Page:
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Austin's housing market is cooling with the seasons as it once again slowed in September. (Whisper Valley/Facebook)

As an autumn cold front enters the Austin metro, the housing market has responded with a continued cool down for the month of September.

Austin's "hot" summer season and brutal COVID market are slowing down, although median home sales prices still set a September high. Home sales are down year-over-year, according to the latest Austin Board of Realtors report.

Home sales were down 5.1% when compared to September 2020, while median home prices reached a September high of $450,000, a 28.5% year-over-year increase. The median home price set an all-time record in June at $482,364 and fell to $470,000 by August.

While the market is still hot as tech interests including Tesla shift their headquarters to the region, the seasonal dip could give homebuyers a chance to finally break into the inaccessible market, ABOR president Susan Horton said.

"The Austin housing market remains strong and competitive," Horton said. "However, more homes are beginning to hit the market evidenced by the increase in new listings in September, which is creating a greater number of opportunities for buyers. While this is a positive step forward, there is a long way to go for this to be a balanced market."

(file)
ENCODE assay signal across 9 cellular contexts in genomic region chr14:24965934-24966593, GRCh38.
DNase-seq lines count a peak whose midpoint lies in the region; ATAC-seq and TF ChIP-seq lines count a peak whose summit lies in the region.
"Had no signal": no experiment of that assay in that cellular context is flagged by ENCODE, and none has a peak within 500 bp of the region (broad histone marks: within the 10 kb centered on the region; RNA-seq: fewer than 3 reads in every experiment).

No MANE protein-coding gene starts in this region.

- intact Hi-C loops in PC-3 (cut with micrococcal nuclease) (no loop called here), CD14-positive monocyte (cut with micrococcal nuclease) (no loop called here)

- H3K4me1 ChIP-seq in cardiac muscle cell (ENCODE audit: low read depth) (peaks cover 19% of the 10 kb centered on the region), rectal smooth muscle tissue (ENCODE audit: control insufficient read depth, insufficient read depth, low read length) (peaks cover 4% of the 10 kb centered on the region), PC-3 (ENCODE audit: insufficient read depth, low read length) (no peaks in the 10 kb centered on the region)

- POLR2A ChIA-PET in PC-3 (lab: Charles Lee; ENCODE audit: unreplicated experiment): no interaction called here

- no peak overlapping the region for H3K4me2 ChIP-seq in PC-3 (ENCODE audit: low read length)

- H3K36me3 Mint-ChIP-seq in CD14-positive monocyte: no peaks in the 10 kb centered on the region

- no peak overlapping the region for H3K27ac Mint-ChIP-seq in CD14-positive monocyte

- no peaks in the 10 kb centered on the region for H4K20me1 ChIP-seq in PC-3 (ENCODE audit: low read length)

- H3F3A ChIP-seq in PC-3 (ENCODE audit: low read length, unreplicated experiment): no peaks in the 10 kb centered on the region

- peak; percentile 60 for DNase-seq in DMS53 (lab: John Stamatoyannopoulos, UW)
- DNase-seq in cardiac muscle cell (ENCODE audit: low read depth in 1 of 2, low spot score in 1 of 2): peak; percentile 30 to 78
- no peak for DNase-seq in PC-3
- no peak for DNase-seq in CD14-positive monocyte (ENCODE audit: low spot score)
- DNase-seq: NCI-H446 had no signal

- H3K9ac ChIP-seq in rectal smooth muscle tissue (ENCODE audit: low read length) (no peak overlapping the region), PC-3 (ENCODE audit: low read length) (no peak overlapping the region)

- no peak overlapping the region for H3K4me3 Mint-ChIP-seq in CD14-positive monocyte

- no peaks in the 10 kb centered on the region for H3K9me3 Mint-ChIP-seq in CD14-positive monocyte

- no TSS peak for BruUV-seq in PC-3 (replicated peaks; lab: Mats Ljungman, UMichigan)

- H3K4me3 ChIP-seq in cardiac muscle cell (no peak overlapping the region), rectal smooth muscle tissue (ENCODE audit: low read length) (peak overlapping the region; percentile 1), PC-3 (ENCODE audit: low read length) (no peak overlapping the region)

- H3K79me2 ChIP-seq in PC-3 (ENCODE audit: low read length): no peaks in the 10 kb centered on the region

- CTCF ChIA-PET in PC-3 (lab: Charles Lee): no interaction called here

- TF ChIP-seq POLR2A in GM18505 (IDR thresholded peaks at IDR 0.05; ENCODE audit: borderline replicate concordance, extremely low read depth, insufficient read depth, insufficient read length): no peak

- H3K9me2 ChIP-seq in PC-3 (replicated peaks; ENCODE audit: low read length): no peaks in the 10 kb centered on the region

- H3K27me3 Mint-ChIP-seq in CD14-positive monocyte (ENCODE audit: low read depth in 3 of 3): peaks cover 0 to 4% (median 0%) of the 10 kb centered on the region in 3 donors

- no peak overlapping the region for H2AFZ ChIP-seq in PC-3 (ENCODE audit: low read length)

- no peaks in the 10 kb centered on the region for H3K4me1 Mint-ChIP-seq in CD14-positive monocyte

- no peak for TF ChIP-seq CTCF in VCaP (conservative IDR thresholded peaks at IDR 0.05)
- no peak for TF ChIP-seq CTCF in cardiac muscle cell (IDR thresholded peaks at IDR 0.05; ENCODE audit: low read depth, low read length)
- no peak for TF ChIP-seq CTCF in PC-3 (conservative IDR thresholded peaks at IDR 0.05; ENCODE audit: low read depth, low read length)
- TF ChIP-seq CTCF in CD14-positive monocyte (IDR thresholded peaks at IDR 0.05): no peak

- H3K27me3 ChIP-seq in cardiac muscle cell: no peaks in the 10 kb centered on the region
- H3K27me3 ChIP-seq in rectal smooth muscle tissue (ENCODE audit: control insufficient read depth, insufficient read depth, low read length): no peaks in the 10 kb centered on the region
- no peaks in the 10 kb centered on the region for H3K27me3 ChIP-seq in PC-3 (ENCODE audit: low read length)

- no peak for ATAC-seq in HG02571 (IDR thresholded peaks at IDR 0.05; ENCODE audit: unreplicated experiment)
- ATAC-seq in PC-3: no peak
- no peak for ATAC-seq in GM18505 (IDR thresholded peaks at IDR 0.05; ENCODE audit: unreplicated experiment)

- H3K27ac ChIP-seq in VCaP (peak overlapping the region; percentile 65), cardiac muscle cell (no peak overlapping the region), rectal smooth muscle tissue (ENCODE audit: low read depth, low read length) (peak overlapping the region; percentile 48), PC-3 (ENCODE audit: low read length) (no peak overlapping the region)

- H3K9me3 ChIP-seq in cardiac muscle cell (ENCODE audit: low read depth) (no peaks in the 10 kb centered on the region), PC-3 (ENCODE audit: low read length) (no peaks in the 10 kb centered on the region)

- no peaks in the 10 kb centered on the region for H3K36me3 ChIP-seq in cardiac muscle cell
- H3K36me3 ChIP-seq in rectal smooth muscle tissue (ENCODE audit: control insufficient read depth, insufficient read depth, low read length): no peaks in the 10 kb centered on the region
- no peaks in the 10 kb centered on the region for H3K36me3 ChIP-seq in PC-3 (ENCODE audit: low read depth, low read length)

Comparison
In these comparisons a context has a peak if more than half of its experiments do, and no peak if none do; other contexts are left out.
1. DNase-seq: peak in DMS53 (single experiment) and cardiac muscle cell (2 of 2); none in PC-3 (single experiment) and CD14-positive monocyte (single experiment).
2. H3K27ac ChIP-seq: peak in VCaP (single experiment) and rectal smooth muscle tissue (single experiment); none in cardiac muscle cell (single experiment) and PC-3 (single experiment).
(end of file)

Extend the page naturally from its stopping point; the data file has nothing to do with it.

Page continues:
But homebuyers still have a fair share of obstacles when it comes to securing their dream home. New listings were up 16.9% when compared to September 2020, but monthly housing inventory dipped by 0.1 months to 1.1 months of inventory year-over-year. The average time a house spent on the market was 17 days, down from 22 days a year prior.

With economic growth and national attention comes new issues: a lack of inventory can lead to housing shortages, affordability crises and more. Laura Huffman, president and CEO of the Austin Chamber of Commerce, said residents will need to look toward both their officials and community in order to move forward. Horton placed importance on coming together to address the challenge.

"With the region's continued growth, we must focus on creating more inventory to meet the increasingly high and sustained demand for housing," Huffman said. "This isn't just on our elected officials or industry to solve, but rather on the entire community. We have to put housing first and use all the tools we have in the toolbox to address this issue."


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